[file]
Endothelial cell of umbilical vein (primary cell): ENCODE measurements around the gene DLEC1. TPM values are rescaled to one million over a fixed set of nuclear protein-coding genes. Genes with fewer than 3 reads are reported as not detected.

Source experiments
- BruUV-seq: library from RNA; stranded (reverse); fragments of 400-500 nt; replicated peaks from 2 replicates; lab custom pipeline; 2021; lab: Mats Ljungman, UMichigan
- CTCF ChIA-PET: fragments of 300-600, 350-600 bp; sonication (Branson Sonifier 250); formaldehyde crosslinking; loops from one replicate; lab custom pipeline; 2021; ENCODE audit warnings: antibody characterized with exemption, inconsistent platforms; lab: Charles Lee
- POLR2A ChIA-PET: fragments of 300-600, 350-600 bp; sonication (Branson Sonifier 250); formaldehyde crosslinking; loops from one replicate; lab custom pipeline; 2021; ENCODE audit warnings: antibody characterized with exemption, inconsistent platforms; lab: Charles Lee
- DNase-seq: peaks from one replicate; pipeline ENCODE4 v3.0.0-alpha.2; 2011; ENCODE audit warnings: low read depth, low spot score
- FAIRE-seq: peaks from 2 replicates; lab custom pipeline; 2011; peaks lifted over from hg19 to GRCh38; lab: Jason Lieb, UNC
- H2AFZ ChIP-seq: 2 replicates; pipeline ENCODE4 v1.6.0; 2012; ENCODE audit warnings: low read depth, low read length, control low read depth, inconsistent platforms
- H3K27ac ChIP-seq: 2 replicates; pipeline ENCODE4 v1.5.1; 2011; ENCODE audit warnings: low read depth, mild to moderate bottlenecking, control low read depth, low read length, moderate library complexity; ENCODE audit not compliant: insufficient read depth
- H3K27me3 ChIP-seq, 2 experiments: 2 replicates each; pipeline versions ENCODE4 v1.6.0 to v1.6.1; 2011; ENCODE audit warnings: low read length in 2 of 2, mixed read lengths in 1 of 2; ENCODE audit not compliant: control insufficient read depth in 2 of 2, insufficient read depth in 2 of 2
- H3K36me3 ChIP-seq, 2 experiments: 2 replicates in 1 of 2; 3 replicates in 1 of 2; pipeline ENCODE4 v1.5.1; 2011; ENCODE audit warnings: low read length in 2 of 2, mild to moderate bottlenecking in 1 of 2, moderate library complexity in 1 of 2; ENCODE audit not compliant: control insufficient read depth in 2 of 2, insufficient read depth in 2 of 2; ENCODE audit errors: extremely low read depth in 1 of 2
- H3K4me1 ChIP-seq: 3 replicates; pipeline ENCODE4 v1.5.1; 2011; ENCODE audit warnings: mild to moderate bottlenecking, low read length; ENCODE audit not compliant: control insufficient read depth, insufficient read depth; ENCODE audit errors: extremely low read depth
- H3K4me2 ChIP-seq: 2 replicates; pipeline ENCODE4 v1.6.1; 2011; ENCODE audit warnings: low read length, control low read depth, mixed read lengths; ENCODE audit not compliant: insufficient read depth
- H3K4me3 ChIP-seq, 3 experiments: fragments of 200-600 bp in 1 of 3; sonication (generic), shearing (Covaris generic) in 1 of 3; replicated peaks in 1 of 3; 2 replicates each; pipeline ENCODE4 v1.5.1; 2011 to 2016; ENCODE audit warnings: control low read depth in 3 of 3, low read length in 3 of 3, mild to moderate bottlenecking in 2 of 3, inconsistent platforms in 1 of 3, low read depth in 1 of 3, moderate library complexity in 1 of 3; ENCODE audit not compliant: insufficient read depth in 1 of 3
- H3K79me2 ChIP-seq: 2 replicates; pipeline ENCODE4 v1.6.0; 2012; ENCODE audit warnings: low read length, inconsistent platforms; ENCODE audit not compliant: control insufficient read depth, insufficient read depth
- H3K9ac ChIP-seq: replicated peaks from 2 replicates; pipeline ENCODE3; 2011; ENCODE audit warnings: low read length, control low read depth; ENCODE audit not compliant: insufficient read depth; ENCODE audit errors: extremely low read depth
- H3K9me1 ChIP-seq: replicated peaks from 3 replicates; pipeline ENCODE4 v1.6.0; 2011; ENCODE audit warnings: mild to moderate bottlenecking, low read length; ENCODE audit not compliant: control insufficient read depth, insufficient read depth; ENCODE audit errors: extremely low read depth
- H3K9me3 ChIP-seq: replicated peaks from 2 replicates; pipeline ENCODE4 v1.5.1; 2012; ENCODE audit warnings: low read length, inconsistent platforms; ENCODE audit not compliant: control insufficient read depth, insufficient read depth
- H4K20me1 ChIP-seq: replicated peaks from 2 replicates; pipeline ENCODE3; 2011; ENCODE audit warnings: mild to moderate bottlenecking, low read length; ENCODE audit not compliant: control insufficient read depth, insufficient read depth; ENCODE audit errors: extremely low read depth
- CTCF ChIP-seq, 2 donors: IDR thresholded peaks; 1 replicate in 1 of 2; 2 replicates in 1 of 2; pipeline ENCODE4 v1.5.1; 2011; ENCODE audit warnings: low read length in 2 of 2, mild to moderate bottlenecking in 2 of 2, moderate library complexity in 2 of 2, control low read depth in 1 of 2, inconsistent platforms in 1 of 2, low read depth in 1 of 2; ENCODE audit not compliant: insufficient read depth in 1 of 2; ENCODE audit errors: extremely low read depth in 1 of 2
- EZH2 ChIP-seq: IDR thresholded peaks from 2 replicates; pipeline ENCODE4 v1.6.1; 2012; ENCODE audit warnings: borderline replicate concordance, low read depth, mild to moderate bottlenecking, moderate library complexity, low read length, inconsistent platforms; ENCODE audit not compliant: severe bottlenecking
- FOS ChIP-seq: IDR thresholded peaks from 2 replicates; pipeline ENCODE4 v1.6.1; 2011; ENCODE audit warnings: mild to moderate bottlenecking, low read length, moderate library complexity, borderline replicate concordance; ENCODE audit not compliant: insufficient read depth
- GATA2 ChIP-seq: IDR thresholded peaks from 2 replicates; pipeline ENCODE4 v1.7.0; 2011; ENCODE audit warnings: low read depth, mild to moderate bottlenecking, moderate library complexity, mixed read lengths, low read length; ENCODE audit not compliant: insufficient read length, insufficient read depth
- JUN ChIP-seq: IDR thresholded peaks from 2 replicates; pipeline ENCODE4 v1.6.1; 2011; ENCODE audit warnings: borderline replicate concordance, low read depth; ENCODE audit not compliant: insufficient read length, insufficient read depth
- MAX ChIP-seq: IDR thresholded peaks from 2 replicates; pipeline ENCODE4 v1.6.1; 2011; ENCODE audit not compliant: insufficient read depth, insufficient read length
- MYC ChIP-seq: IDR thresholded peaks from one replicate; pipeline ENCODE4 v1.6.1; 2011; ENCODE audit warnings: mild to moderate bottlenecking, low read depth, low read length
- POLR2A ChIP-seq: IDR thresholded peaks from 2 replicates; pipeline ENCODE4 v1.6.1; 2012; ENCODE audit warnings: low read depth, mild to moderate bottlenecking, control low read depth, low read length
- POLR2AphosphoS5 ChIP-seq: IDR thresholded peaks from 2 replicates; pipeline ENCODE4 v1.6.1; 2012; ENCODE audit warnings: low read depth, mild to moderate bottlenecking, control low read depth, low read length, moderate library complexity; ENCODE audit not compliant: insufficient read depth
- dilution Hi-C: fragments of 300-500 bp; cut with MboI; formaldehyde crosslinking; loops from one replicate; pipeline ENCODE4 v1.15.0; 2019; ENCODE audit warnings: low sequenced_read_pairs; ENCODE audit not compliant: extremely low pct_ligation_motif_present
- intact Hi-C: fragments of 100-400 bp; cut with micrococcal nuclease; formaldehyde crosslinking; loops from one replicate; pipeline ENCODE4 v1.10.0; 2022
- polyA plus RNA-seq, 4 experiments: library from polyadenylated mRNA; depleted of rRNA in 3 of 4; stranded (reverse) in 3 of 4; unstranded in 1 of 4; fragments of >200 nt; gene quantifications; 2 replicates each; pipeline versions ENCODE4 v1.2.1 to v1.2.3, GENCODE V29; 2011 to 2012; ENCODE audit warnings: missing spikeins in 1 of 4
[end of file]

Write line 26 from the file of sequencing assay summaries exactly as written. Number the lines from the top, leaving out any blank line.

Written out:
- MYC ChIP-seq: IDR thresholded peaks from one replicate; pipeline ENCODE4 v1.6.1; 2011; ENCODE audit warnings: mild to moderate bottlenecking, low read depth, low read length